London has always been my favourite city. Wherever I have travelled and whatever beautiful places I have seen, London has always felt like home and I didn't think anything was going to knock it off that top spot. But Edinburgh has managed it. I walked in and it just felt right. Like a breath of fresh air. This city has been waiting for me all this time and now I have finally woken up to it. There is so much history, beautiful views, stunning architecture, creativity (I was constantly surrounded by music and monuments to famous writers who found inspiration here too!), wonderful friendly people, there were quaint pubs and tea shops and hundreds of bookshops. Basically it is my idea of heaven.


As a staunch royalist, it shouldn't be that surprising to anyone that the royal offerings of Edinburgh were at the very top of my list to visit. So on the first morning, I sped up the Royal Mile and into the castle. Packed full of history, this huge castle was more like a mini walled village. It had so many different buildings to explore, the Scottish crown jewels, two prisons, the biggest war memorial I have ever seen and I even stood in the room where King James I (the first King of both Scotland and England) was born. I always find it so weird to think that millions and millions of people throughout hundreds of years have stood where I stood and walked where I am now walking. The magnitude of history can become a little overwhelming if you think like that.



I was thinking something similar when I was at Holyroodhouse Palace the following day. This is the Queen's Scottish palace (the equivalent to London's Buckingham Palace) where she spends a week to do all her Scottish business before heading up for her holiday at Balmoral. And as I walked those corridors, I found it amusing that the carpets had been rolled back away from where the public were allowed to walk. Can't have us commoners muddying her home, can we now?


The Royal Botanic Gardens were absolutely beautiful and a lot bigger than I was expecting. I was only going to spend a brief half hour to an hour in these before heading on down to the royal yacht. But they were so beautiful and there were so much more to them than I thought, that I actually spent most of the afternoon wandering around the peaceful gardens. Which meant I had to sacrifice seeing the inside of Royal Britannia but I still went along to the harbour to view it from the outside. Pretty big for a private yacht but this time I was disappointed on size - somehow in my head I was expecting a cruise liner and it wasn't quite that big. The gardens were much much more impressive. My favourite part, was the gorgeous Rock Garden where they had plants from all over the world at different levels. And right in the middle, towering above the lake, was a waterfall. Of course there was. The whole effect was stunning.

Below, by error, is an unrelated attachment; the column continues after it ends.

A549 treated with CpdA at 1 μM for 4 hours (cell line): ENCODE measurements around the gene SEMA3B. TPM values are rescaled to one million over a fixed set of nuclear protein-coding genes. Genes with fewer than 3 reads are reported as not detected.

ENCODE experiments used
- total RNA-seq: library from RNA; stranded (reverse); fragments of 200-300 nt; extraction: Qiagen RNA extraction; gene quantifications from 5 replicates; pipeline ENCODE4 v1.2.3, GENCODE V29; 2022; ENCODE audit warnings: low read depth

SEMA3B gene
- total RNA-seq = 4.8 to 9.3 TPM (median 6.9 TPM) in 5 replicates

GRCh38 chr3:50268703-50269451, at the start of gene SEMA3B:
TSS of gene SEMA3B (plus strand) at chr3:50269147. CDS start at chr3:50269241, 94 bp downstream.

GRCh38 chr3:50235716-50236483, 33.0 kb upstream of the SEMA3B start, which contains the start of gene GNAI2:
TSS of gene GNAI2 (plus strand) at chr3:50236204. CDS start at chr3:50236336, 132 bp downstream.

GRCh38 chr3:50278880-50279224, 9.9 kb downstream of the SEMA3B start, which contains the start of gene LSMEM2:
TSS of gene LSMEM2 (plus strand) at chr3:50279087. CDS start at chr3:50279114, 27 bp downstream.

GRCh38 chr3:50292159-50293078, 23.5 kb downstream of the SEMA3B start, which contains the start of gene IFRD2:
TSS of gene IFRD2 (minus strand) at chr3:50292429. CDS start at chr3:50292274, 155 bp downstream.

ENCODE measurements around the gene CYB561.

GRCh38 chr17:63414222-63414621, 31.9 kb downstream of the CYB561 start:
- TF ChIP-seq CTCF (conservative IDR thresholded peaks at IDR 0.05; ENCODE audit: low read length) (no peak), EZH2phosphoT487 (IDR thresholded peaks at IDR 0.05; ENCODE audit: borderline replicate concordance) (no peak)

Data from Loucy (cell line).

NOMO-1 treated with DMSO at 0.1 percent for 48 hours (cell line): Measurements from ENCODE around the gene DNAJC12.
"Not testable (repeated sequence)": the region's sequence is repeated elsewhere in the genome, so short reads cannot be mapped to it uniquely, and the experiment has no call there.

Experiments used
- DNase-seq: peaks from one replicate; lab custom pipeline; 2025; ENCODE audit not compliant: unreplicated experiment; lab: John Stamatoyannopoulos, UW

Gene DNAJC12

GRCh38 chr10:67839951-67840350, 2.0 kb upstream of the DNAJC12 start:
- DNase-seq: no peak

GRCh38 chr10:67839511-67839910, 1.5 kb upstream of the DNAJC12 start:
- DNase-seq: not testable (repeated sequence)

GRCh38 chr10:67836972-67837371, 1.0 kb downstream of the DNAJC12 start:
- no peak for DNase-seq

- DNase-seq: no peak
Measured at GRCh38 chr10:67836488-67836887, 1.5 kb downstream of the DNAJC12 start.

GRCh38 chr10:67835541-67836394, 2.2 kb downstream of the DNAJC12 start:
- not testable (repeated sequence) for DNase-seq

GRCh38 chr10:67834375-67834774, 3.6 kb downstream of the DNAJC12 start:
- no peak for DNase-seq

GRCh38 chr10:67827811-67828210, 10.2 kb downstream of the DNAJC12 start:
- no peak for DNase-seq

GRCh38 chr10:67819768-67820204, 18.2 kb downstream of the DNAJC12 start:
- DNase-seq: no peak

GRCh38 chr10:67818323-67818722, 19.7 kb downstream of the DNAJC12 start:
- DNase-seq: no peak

It is safe to say I did A LOT of walking when I was in Edinburgh. I had no idea that it was so hilly. It gave me a proper workout that's for sure and next time I visit I will definitely go to the gym for a month beforehand at the very least. I obviously explored the ground thoroughly, wandering all over the Old Town, the New Town, Stockbridge and the entirety of the Leith walk all the way down to the harbour (which was 2 miles each way, just saying!)




But I also made the effort to see the city from above. The castle was on a hill, well technically a volcano, giving me excellent views of the Old Town below and a bit of the New Town beyond. I climbed Calton Hill, which turned out to be an excellent idea as I met a lovely local who gave me advice on what I shouldn't miss during my explorations. Plus it gave me a slightly different angle on the town. And on the very first evening I climbed Arthur's Seat. Again, I wasn't fully prepared for this little trek. I mean, the hill is right in the centre of the city, how big could it actually be? Answer - it is HUGE. And climbing it in skinny jeans/little slippery ankle boots was not my cleverest plan ever. I think I would have been ok if it hadn't been for that. And the fact the 'steps' going up the side of it, should actually be known as 'little death traps that make you fall.' I can't believe I got both up and down them, all in one piece. It was totally worth it for the views of the sun going down over Edinburgh, though. It was truly beautiful and I don't think I have ever felt so content in all my life.